With its Fire TV device reportedly selling steadily, Amazon (NASDAQ: AMZN) is entering the streaming stick segment, competing directly with Roku and Google (NASDAQ: GOOG) with a competitively priced, $39 Fire TV stick.
The Fire TV stick with remote control. (Source: Amazon)
"Fire TV Stick is the most powerful streaming media stick available--a dual-core processor, 1 GB of RAM, 8 GB of storage, dual-band and dual-antenna Wi-Fi, included remote control, voice search with our free mobile app, easy set-up, an open ecosystem, and exclusive features like ASAP for instant streaming," Jeff Bezos, Amazon founder and CEO, trumpeted in a corporate release.
The stick comes with several streaming apps--besides Amazon's own Prime Instant Video and Prime Music services, users will have access to Netflix (NASDAQ: NFLX), Hulu Plus, WatchESPN, NBA Game Time, Twitch, Showtime Anytime, Vevo, Plex, A&E, PBS, PBS KIDS, WATCH Disney Channel and YouTube.com. Spotify and Pandora are also available for music streaming.
However, according to a Time story by Doug Aamoth comparing the stick to the Roku and Chromecast devices, the Fire TV stick doesn't include the HBO Go app.
And while it boasts an impressive amount of RAM and a decent Wi-Fi chip, the 8 GB capacity seems anemic. "Amazon needs more storage because of its emphasis on games and apps that can be loaded onto the Fire TV Stick, though: Storage isn't really an issue on the other two sticks," wrote Aamoth.
Amazon is definitely facing some uphill competition from Google and Roku. The latter announced in September that it has sold more than 10 million streaming devices since 2008, and according to Parks Associates is the most-used streaming device in U.S. homes. And while Google hasn't yet provided details on the number of Chromecast sticks it's sold, its device is available in 18 countries and has been on the market for more than a year.
In other Amazon news, Reuters reported Monday that the retail giant purchased a streaming startup, Rooftop Media, which records and streams performances by comedians around the country.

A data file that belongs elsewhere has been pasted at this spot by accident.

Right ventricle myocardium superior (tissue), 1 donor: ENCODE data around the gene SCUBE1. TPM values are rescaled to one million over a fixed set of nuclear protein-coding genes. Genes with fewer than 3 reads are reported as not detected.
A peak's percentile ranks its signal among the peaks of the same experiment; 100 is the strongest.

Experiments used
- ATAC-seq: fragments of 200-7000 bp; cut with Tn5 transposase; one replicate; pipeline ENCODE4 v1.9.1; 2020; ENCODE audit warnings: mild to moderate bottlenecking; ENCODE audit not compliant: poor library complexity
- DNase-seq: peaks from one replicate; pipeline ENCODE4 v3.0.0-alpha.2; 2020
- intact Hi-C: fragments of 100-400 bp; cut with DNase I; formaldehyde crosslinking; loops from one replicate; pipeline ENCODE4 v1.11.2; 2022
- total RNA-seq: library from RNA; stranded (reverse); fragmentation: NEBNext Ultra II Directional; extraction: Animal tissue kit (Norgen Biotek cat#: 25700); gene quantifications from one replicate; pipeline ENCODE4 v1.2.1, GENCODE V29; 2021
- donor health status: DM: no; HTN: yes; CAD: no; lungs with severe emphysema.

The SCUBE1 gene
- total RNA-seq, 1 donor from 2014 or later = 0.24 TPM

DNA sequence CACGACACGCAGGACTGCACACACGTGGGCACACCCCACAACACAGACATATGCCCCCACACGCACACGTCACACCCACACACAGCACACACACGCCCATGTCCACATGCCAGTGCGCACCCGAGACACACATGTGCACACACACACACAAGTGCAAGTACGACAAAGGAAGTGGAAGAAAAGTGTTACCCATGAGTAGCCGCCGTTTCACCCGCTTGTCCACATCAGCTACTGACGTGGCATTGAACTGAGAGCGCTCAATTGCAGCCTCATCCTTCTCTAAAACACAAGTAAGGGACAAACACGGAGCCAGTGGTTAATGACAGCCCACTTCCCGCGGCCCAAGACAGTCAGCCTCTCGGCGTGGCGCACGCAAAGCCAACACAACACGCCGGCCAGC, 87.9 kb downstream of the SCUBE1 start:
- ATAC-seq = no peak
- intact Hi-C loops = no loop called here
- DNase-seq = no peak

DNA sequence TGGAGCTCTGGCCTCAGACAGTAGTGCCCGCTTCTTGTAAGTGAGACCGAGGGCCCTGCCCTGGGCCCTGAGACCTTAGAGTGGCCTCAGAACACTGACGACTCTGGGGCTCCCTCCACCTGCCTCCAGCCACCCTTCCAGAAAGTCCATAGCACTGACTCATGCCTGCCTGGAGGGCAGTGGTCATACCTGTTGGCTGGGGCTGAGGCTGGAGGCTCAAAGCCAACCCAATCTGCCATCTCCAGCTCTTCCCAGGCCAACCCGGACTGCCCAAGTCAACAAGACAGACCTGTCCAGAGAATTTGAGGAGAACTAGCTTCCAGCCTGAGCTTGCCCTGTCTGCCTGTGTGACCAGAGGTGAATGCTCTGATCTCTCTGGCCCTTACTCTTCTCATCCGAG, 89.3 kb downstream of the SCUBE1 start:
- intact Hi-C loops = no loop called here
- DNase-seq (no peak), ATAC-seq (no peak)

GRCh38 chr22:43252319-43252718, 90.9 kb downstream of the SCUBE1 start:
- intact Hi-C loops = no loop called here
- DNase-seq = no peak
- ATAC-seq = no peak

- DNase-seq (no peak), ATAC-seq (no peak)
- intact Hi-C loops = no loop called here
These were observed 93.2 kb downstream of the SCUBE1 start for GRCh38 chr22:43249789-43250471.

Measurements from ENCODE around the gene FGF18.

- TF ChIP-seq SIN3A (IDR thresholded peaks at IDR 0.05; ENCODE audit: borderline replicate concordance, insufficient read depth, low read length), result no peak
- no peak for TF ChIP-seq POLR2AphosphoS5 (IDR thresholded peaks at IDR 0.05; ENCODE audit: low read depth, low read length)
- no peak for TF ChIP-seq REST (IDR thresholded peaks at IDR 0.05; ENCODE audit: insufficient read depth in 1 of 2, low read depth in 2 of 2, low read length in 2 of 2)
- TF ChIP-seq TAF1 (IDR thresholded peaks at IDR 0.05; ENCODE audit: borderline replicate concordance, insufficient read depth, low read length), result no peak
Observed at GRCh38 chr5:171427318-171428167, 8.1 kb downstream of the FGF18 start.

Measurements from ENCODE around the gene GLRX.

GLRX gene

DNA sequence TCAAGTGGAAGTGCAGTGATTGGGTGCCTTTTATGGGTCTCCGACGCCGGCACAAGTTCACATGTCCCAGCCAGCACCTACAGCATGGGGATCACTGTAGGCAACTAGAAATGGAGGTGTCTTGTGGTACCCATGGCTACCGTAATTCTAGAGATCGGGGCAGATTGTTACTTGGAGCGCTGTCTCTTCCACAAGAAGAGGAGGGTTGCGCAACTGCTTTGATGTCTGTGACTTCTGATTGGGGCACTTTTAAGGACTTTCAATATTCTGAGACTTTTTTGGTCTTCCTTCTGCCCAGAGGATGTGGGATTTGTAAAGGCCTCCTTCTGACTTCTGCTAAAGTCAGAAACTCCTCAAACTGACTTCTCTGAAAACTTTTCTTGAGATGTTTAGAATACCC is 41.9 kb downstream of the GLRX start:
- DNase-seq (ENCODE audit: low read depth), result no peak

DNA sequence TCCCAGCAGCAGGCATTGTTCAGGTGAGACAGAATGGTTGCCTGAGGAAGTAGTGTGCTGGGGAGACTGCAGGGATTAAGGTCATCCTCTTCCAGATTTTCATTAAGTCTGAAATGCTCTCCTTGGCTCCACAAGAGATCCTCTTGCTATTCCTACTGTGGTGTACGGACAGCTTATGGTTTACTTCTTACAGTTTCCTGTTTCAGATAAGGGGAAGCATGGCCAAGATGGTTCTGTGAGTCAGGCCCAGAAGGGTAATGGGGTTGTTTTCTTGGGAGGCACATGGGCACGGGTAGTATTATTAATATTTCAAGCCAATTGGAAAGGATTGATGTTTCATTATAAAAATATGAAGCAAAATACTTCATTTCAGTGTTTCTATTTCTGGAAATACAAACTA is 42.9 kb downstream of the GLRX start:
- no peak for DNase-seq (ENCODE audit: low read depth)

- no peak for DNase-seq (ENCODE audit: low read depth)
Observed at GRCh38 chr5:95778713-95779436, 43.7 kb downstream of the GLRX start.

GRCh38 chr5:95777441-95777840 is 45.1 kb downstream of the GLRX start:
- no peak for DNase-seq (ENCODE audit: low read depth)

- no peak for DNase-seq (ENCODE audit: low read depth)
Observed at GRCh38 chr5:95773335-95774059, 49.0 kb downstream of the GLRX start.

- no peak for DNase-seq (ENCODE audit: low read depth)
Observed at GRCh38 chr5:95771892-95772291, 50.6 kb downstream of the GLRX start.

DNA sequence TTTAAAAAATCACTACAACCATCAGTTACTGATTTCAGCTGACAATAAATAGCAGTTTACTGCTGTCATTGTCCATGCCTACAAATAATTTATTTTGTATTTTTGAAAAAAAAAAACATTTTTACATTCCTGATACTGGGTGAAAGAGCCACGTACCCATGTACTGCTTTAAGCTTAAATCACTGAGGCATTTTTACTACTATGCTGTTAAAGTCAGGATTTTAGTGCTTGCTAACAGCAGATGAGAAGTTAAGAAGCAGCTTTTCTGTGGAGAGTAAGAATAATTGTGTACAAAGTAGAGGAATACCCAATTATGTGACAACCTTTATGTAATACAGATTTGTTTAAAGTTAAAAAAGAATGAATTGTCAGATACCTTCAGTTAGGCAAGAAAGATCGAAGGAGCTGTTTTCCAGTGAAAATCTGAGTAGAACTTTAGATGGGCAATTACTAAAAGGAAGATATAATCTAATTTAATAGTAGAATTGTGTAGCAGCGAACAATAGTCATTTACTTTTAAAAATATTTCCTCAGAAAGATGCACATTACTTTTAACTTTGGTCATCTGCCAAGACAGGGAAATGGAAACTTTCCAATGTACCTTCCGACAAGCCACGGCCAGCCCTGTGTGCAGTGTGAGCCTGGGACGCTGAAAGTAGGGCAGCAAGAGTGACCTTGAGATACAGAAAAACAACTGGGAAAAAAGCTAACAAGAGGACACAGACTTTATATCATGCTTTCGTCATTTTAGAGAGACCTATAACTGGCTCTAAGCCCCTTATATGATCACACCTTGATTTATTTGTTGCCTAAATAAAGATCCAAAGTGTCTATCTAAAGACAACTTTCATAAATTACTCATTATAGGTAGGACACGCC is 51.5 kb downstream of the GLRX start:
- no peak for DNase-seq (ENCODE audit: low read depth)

While details of the acquisition weren't disclosed, Reuters said that Amazon plans to integrate Rooftop Media into its Audible audio book service. While the acquisition itself isn't considered large, Rooftop Media offers live-streaming of both audio and video, raising interest in how Amazon plans to knit together its live-streaming investments, including Twitch.
On its most recent earnings call, CFO Tom Szkutak stayed neutral on Amazon's plans for Twitch. Not surprising, considering the acquisition closed just a month ago, on Sept. 25.
"They're doing some very innovative things on behalf of their customers and our customers and so we're excited to have them, be part of Amazon and look forward to working together with that team," he told analysts.
However, both acquisitions are reflective of Amazon's continuing investment drive, as it sinks millions of dollars into a variety of purchases. While its $437 million loss in the third quarter rattled investors somewhat, the company is continuing to collect companies to build its own jigsaw puzzle.
Some see its moves as a good thing for Amazon's future.
The Verge's Ben Popper pointed out in late August that Amazon's buy had immediate benefits for Twitch. It would have greater access to Amazon Web Services, allowing Twitch to continue to scale up its live-streaming services. And Amazon may help Twitch to deal with content licensing issues that arise from things like background music in live-streamed game videos.
"Amazon isn't well known as a gaming service and its video offerings are principally from film and television studios, not user-generated content," Popper wrote. "But when you look at where these two companies are trying to go, not where they currently sit, the combination of Amazon and Twitch could be genius."
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